In a first of it’s kind effort, the Minnesota DOT led the way in developing County Road Safety Plans (CRSPs) for all 87 counties in 2009. Data showed that more than 50 percent of the state’s serious crashes and fatalities occur on county roads. SRF was part of the team that developed the CRSPs to reduce fatal and severe injury crashes on roadways. In 2016, MnDOT again retained SRF to update the CRSPs for 30 counties.
Each plan includes a prioritized list of safety projects for the counties to implement as well as high-priority intersections, segments, and curves. Minnesota Highway Safety Improvement Program (HSIP) forms were created for each project to facilitate applying for federal funding in the future. SRF employed the following steps for the safety planning process:
Safety Analysis: SRF collected extensive data about the characteristics of each roadway to conduct the safety analysis. Crash data for all fatal and severe injury crashes in each county was reviewed as well as the factors contributing to crashes. This data was critical in identifying the types of crashes that were over-represented on the county road system. The analysis also identified roadway locations with characteristics of higher risk for severe crashes.
Safety Emphasis Areas: Safety emphasis areas were identified based on the distribution of severe crashes, and areas were highlighted for each county that exceeded the statewide average. These areas were reviewed with county engineers to identify critical emphasis areas such as young drivers, aggressive driving, impaired driving, seat belt usage, road departure crashes, and intersection-related crashes.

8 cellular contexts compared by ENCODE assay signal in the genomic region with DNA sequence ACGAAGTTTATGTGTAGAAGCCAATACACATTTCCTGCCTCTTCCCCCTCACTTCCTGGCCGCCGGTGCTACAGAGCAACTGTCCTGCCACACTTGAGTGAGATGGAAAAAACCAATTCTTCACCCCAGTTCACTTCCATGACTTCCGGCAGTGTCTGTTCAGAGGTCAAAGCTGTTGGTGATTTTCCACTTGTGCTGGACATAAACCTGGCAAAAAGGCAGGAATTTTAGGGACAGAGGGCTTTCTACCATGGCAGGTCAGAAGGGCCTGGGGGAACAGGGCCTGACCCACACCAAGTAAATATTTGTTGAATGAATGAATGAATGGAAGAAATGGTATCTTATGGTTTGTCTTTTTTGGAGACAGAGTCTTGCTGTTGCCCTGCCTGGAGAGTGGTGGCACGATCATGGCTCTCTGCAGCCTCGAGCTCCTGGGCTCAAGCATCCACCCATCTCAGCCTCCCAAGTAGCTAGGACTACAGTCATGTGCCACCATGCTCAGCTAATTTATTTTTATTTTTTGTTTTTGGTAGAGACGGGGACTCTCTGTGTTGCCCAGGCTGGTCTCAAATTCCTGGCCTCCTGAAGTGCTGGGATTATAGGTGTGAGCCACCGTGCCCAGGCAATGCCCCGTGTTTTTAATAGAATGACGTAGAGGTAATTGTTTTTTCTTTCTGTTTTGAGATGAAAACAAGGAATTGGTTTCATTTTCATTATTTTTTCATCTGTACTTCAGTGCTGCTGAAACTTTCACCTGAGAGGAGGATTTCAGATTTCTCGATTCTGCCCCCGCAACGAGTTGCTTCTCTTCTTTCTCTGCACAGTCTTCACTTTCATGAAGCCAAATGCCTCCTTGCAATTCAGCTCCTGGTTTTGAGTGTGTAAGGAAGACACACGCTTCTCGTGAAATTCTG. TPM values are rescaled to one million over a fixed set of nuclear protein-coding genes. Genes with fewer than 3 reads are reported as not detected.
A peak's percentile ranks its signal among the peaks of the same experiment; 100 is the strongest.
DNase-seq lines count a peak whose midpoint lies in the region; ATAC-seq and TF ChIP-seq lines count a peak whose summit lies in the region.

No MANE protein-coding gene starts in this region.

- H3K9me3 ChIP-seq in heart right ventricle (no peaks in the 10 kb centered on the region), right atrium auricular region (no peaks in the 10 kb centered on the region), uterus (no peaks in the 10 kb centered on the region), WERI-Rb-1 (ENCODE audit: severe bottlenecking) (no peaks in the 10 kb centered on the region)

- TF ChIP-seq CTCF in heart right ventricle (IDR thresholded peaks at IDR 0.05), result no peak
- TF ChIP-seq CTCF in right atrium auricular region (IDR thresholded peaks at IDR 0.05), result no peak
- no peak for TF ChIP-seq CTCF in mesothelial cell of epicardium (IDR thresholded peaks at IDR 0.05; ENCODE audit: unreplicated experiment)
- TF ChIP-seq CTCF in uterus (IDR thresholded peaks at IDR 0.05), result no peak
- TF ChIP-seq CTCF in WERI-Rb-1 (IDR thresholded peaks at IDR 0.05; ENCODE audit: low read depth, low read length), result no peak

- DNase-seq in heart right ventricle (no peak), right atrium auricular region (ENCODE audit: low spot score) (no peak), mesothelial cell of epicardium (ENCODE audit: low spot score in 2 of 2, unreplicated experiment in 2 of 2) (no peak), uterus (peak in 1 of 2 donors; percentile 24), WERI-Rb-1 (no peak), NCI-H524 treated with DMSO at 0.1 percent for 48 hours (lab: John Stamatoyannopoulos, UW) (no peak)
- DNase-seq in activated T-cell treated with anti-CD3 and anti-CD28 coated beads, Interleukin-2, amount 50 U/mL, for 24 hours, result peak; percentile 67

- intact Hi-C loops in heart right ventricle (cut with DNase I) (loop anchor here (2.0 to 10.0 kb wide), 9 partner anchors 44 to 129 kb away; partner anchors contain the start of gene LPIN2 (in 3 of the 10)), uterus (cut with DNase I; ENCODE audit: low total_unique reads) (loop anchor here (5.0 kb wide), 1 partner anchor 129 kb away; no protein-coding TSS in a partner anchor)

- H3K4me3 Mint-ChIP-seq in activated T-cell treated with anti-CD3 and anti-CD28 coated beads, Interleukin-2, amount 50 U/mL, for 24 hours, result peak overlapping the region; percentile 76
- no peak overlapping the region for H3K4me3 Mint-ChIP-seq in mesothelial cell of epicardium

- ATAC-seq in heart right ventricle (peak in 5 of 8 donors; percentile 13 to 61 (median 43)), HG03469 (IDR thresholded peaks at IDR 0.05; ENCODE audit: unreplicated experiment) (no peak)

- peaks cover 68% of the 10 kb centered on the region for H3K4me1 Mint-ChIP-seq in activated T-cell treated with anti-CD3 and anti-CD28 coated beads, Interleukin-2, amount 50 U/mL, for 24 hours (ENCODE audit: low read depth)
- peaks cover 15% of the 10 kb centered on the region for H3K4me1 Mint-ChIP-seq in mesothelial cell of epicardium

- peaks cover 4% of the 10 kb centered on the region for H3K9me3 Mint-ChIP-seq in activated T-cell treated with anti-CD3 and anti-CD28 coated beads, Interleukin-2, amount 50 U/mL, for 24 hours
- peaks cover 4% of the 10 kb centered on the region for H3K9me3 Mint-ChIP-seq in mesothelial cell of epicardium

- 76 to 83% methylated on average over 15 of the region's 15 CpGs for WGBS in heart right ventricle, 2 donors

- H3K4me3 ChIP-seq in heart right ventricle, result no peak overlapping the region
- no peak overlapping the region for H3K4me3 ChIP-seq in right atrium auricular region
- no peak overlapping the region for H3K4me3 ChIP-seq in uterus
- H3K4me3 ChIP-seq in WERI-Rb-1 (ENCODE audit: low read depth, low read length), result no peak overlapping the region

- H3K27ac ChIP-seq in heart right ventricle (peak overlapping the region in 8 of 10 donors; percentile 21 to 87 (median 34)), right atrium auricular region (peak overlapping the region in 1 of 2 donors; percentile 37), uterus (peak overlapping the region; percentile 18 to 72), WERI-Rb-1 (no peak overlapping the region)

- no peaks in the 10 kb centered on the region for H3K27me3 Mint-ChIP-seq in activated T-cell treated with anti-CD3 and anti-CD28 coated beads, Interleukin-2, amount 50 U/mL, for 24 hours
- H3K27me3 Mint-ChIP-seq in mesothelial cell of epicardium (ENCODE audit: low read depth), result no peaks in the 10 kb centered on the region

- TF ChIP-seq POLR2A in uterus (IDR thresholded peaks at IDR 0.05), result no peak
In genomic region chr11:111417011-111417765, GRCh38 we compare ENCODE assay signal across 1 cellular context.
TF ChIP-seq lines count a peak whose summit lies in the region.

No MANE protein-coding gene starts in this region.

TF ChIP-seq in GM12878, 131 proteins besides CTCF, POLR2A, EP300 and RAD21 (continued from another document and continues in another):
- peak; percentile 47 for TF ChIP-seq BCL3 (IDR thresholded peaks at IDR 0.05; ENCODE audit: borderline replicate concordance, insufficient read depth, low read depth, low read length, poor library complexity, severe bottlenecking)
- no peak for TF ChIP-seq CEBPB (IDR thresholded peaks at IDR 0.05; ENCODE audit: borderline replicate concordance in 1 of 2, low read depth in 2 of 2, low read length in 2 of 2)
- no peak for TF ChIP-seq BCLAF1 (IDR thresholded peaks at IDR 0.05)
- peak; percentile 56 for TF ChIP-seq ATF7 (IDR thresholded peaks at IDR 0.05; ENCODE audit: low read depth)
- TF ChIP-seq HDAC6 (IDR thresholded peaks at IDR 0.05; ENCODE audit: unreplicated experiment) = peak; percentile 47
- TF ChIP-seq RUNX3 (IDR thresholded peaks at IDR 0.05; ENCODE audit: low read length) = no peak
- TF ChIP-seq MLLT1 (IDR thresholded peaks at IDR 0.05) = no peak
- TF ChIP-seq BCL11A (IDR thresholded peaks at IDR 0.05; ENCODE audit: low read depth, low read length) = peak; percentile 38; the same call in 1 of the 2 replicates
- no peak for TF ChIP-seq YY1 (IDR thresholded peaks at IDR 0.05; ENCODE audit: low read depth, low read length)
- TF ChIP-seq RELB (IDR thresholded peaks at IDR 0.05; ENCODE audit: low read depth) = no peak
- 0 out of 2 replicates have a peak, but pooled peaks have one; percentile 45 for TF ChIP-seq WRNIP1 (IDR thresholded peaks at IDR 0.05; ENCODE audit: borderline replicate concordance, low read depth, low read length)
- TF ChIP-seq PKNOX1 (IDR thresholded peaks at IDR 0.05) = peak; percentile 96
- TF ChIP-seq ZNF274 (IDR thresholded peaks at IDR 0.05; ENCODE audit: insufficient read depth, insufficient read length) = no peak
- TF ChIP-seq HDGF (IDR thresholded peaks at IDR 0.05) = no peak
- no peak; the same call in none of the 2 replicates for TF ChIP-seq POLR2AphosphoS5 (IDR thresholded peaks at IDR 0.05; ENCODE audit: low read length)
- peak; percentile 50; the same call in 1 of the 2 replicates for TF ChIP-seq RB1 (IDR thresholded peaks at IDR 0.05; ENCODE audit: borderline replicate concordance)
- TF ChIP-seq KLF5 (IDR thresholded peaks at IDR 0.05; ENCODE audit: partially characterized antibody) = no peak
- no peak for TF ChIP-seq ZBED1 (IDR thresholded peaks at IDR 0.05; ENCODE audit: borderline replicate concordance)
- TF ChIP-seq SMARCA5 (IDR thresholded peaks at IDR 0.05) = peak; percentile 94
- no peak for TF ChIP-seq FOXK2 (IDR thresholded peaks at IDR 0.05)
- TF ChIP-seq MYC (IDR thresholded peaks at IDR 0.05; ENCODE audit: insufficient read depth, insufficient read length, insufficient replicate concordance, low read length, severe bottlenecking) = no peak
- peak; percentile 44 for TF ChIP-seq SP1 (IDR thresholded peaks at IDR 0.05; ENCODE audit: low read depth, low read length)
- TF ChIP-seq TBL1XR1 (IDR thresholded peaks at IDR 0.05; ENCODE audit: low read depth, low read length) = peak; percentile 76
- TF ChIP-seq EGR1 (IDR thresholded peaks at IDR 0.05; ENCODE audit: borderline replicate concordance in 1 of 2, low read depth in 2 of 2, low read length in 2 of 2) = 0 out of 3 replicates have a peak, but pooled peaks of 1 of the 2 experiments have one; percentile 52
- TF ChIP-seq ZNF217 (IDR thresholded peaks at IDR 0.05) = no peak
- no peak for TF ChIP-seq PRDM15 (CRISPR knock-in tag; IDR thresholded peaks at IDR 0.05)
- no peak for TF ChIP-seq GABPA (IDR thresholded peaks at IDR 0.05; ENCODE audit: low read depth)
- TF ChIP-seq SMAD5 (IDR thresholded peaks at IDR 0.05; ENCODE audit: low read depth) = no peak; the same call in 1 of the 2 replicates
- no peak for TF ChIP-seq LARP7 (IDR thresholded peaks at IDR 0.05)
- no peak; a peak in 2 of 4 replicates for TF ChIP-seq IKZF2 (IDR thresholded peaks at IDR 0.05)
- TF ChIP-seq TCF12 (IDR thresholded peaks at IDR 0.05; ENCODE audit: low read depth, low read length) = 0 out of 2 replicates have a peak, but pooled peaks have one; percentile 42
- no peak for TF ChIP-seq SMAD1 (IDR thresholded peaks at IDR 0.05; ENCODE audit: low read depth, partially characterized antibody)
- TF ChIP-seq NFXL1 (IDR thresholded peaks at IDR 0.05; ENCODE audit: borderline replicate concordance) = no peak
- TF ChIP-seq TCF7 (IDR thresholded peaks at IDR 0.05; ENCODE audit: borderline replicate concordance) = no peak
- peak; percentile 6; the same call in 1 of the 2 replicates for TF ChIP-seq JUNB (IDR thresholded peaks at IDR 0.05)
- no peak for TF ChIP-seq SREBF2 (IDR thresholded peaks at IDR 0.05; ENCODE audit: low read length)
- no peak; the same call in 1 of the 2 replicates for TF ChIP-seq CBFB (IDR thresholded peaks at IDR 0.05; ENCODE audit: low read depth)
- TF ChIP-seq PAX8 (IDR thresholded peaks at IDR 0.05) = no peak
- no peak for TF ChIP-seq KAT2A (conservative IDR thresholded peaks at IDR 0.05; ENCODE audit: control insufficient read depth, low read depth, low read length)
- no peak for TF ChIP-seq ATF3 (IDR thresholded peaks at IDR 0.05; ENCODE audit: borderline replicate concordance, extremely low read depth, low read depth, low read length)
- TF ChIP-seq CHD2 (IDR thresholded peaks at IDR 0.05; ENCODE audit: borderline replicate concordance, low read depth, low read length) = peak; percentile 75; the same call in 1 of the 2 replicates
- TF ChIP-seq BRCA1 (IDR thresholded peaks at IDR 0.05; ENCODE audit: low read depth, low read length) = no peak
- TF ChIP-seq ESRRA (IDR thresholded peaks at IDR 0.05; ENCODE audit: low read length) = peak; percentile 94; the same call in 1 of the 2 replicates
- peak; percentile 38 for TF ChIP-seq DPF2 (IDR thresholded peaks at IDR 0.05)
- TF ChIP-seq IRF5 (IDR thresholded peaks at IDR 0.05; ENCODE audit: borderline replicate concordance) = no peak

Safety Strategies: A list of proven, effective, low-cost safety strategies was developed to address the identified safety emphasis areas, such as rumble strip/stripes, modified intersection design, enhanced signing/markings, ITS signing applications, and lighting.
Safety Workshops: Workshops were held for each county with a diverse set of safety partners from enforcement, education, emergency services, and engineering. The workshops included a presentation of the county’s crash data, safety emphasis areas, and safety strategies. The safety strategies were voted on by the cross-section of representatives for each county.
Safety Projects: An in-depth analysis of every intersection, segment, and curve on the county roadway network was completed to identify and prioritize the roadway system that was found to be most at-risk. This analysis generated a significant list of safety projects for each county that spanned multiple years.
Since the implementation of safety projects recommended as part of the safety plans, fatalities on Minnesota’s county roadway system have been reduced.